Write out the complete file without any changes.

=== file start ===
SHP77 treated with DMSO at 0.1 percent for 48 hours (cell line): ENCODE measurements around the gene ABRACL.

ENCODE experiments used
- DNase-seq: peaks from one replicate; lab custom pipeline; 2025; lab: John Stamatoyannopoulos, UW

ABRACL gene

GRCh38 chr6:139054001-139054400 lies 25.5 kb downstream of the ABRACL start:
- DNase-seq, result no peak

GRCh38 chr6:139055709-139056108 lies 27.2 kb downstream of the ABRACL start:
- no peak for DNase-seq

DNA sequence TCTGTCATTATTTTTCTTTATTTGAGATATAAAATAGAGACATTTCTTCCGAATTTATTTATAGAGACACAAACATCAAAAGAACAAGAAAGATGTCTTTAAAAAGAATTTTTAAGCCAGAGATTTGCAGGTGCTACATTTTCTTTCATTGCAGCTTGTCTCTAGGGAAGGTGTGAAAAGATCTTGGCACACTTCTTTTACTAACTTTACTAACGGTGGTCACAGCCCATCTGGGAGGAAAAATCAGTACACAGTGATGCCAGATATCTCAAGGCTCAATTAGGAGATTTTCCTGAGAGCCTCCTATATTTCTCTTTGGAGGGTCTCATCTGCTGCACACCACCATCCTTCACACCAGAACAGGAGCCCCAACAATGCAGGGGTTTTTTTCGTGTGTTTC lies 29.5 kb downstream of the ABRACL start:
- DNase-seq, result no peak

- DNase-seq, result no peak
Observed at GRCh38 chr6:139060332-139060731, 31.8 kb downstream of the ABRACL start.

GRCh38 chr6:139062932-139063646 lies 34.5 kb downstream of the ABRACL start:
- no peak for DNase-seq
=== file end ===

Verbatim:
SHP77 treated with DMSO at 0.1 percent for 48 hours (cell line): ENCODE measurements around the gene ABRACL.

ENCODE experiments used
- DNase-seq: peaks from one replicate; lab custom pipeline; 2025; lab: John Stamatoyannopoulos, UW

ABRACL gene

GRCh38 chr6:139054001-139054400 lies 25.5 kb downstream of the ABRACL start:
- DNase-seq, result no peak

GRCh38 chr6:139055709-139056108 lies 27.2 kb downstream of the ABRACL start:
- no peak for DNase-seq

DNA sequence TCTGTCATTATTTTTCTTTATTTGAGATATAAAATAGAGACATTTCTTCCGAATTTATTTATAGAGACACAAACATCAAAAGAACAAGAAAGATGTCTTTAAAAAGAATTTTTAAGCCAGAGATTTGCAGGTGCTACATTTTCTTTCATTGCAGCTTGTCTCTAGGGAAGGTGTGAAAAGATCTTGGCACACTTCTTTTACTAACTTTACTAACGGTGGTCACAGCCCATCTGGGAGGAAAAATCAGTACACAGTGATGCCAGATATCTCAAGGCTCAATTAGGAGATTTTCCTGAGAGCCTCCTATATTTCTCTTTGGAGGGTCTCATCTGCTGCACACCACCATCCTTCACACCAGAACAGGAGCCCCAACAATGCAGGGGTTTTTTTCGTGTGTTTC lies 29.5 kb downstream of the ABRACL start:
- DNase-seq, result no peak

- DNase-seq, result no peak
Observed at GRCh38 chr6:139060332-139060731, 31.8 kb downstream of the ABRACL start.

GRCh38 chr6:139062932-139063646 lies 34.5 kb downstream of the ABRACL start:
- no peak for DNase-seq